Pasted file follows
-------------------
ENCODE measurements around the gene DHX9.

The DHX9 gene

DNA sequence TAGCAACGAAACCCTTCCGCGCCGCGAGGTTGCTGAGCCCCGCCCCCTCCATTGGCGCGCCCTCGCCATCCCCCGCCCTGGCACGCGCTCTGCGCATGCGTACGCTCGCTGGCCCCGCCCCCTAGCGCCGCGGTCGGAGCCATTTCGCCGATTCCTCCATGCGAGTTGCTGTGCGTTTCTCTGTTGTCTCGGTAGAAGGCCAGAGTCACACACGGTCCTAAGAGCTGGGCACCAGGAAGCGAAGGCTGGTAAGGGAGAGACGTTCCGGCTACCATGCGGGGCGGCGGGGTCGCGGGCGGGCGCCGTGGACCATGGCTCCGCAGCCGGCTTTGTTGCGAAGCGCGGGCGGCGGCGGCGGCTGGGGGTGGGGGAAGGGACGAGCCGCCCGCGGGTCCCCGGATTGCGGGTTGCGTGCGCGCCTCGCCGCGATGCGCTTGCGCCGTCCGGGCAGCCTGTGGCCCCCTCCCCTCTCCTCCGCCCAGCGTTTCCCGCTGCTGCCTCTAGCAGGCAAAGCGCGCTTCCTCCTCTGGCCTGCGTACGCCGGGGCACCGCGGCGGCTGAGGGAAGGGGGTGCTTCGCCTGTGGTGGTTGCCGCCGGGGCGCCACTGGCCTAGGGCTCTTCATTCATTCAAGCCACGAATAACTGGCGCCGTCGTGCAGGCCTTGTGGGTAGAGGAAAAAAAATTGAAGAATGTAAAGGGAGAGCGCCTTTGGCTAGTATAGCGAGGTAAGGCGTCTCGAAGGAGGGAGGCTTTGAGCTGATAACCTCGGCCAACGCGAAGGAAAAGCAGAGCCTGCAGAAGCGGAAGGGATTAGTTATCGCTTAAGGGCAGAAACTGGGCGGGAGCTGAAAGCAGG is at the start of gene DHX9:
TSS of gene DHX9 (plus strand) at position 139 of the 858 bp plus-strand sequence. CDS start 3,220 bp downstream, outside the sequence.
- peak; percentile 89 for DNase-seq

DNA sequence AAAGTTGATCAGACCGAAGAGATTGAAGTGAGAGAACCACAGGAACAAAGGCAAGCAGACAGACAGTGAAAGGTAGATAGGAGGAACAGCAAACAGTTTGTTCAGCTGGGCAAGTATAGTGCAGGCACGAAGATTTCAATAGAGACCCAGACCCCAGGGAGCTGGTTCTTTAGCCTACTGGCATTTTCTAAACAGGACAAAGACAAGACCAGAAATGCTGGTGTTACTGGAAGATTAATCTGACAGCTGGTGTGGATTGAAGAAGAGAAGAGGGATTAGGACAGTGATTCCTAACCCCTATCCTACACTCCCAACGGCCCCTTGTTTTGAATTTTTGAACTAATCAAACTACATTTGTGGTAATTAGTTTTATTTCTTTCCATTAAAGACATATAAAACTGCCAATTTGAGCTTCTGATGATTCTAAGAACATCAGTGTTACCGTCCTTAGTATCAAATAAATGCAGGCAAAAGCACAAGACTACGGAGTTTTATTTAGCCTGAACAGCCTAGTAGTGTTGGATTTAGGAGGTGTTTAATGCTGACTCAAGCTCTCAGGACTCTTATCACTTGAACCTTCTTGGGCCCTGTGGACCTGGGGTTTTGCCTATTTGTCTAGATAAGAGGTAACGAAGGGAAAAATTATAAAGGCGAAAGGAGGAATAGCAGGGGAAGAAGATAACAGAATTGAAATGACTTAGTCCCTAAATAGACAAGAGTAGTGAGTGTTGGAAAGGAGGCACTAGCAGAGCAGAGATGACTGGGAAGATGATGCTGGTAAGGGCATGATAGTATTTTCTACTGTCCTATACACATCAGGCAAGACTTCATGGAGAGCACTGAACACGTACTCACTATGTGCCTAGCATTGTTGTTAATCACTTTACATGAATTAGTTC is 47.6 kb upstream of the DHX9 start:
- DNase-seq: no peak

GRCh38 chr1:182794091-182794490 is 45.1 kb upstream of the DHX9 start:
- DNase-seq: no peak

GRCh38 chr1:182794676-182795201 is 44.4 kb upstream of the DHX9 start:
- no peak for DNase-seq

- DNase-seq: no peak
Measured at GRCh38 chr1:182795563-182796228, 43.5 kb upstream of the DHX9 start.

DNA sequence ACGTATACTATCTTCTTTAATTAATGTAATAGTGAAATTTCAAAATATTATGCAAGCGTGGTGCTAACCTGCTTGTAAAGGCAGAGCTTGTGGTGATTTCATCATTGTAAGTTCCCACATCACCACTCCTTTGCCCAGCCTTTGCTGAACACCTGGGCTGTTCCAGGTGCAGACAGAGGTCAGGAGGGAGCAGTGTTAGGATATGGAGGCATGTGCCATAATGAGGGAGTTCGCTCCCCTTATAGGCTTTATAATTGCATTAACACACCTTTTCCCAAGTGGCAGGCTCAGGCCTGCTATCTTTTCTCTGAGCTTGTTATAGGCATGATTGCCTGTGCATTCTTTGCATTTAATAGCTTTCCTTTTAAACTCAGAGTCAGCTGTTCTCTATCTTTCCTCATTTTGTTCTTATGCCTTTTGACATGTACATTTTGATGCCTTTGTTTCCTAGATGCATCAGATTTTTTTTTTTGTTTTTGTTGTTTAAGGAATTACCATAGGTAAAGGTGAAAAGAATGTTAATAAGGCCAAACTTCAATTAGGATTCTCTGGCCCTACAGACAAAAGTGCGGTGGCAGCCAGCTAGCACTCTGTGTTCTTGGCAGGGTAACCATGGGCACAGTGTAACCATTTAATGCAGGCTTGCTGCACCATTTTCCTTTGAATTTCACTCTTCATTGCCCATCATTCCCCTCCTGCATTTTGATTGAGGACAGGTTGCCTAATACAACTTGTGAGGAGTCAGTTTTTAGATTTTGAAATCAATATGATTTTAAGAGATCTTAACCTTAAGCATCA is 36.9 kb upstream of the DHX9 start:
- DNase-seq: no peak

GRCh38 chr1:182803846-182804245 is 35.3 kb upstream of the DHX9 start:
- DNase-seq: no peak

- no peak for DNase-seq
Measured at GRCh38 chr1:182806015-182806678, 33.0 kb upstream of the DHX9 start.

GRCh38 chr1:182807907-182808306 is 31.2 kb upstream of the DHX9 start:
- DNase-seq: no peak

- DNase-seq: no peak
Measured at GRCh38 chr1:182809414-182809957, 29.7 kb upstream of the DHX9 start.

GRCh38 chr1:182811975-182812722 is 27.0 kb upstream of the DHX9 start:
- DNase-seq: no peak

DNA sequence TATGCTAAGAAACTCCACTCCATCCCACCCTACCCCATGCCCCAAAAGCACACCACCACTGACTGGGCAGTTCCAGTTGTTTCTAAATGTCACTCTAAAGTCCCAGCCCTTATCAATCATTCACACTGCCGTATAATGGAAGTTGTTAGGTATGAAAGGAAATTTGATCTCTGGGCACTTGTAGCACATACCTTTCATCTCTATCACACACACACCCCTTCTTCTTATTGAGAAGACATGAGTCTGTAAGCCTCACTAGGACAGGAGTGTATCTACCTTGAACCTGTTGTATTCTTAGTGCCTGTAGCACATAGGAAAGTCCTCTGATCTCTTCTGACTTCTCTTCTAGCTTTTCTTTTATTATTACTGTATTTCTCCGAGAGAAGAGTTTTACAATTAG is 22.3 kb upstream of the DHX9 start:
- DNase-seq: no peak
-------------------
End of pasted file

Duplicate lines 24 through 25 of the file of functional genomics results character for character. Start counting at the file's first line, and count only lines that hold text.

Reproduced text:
GRCh38 chr1:182811975-182812722 is 27.0 kb upstream of the DHX9 start:
- DNase-seq: no peak